County considers insurance options

The affiliation between Pioneer Medical Center and Billings Clinic will bring several notable changes to the hospital’s structure. 

But it will also bring adjustments to several elements of the Sweet Grass County government —notably, the cost and delivery of heath benefits.

Three members of the county’s five-person health insurance committee and the commissioners met with representatives from the Montana Associations of Counties Health Care Trust May 6 to discuss options moving forward without PMC.

They’ll meet May 16 with representatives from Blue Cross Blue Shield, their current provider, and determine changes to coverage costs.

The commissioners do not have a vote in the insurance provider decision, only in the amount paid toward employee insurance benefits. That contribution is currently $615 per month.

This often presents a stalemate of sorts — the committee is hesitant to make final decision before they know the coverage amount, while the commissioners are interested in the final choice before presenting their payment decision.

Spousal coverage

One major change moving forward is a result of both an interpretation of state law and the elimination of county-paid coverage for PMC employees. 

Previously, the county opted to forgo extending coverage to county employee spouses, primarily due to requests from PMC employees on the lower end of the pay grade. These employees requested coverage not be extended to their spouses because it made them ineligible for subsidies on the government’s health insurance marketplace. 

President Barack Obama signed the Affordable Care Act into law March 23, 2010, which instigated the development of the marketplace and other comprehensive health insurance reforms aimed at making “health care more affordable, accessible and of higher quality for families, seniors, businesses, and taxpayers alike,” according to the U.S. Department of Health and Human Services.

While the spouses could obtain insurance through the marketplace, having access through the county required them to pay full price, rather than cost based on income. 

As insurance rates continued to increase, coverage for both the county employee and spouse caused a strain on the lower-income employees, as the county pays only a set amount for the single employee.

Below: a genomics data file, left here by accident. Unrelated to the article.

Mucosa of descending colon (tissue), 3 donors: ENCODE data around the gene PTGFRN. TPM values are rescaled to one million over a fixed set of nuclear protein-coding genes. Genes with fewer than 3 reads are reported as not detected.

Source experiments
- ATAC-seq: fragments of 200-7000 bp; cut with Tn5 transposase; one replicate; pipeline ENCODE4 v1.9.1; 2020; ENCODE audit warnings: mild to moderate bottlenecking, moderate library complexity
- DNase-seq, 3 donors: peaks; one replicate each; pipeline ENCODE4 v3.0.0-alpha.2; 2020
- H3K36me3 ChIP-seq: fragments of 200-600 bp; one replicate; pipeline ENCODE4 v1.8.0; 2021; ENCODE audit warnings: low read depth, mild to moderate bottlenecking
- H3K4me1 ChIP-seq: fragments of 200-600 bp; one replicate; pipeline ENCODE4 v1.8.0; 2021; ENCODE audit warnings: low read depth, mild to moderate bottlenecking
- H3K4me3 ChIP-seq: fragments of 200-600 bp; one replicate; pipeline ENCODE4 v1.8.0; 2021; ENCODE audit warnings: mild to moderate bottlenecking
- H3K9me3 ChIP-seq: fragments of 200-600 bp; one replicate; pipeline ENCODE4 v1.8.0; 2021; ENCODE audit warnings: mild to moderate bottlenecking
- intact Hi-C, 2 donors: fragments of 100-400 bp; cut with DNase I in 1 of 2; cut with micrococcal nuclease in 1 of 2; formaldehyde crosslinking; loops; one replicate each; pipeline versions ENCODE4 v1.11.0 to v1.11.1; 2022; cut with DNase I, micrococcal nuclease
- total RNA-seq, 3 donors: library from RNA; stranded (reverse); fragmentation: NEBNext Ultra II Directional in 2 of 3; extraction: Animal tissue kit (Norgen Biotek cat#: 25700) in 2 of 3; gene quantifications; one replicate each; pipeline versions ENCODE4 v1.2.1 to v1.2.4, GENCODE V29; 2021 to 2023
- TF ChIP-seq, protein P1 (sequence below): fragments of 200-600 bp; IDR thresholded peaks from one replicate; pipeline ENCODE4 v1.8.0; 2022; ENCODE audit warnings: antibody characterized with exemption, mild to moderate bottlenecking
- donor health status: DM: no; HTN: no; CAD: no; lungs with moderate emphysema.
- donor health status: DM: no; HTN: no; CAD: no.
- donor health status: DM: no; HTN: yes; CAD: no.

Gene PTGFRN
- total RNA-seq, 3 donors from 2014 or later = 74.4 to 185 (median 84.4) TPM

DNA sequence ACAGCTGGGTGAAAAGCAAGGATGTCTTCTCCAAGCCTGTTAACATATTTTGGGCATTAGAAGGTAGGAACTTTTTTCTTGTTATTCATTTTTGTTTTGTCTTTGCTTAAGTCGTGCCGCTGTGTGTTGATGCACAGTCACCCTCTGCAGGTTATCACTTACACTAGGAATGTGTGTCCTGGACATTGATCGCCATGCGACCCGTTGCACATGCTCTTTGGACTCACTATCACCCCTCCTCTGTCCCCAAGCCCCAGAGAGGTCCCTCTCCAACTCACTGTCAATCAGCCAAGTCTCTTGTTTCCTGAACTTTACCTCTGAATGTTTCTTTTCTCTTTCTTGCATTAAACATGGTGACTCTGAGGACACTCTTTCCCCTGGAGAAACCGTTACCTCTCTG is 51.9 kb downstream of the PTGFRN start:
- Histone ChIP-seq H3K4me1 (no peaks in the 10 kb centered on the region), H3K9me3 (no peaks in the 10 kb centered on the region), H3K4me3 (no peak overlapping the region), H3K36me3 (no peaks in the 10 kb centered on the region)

MACO Health Insurance Trust Marketing Coordinator Shelley Murphey said the trust’s legal advisors recently issued an opinion on the state statute that addresses health care coverage for government employees, ruling that the extension is required. Committee member Jami Moody, who works as a paralegal for Sweet Grass County Attorney Pat Dringman, said Dringman also reviewed the statute and was comfortable with the MACO interpretation.

Moody didn’t expect it to be an issue moving forward because the primary opponents were with PMC.

Trust benefits

Murphey outlined coverage options for the committee based on a plan similar to their current benefits. Unlike other health insurance companies, the MACO Health Care Trust is represented by a board of Montana county commissioners elected by the membership during a noticed annual meeting. The trust was established in April 2005 as a member benefit non-profit organization.

With that, Murphey said, rate increases the last four years have been minimal — up and average of 3 percent in both 2013 and 2014 and an average of 0 percent in 2015 and 2016. Increases for individual counties are capped at 5 percent each year based on claims utilization. MACO also offers decreases to counties — up to 10 percent — based on that utilization.

To read the full story, pick up the May 12 edition of the Pioneer or subscribe to our e-edition. Current subscribers are provided complimentary access to the e-edition with registration.

By Lindsey Erin Kroskob / Pioneer Editor

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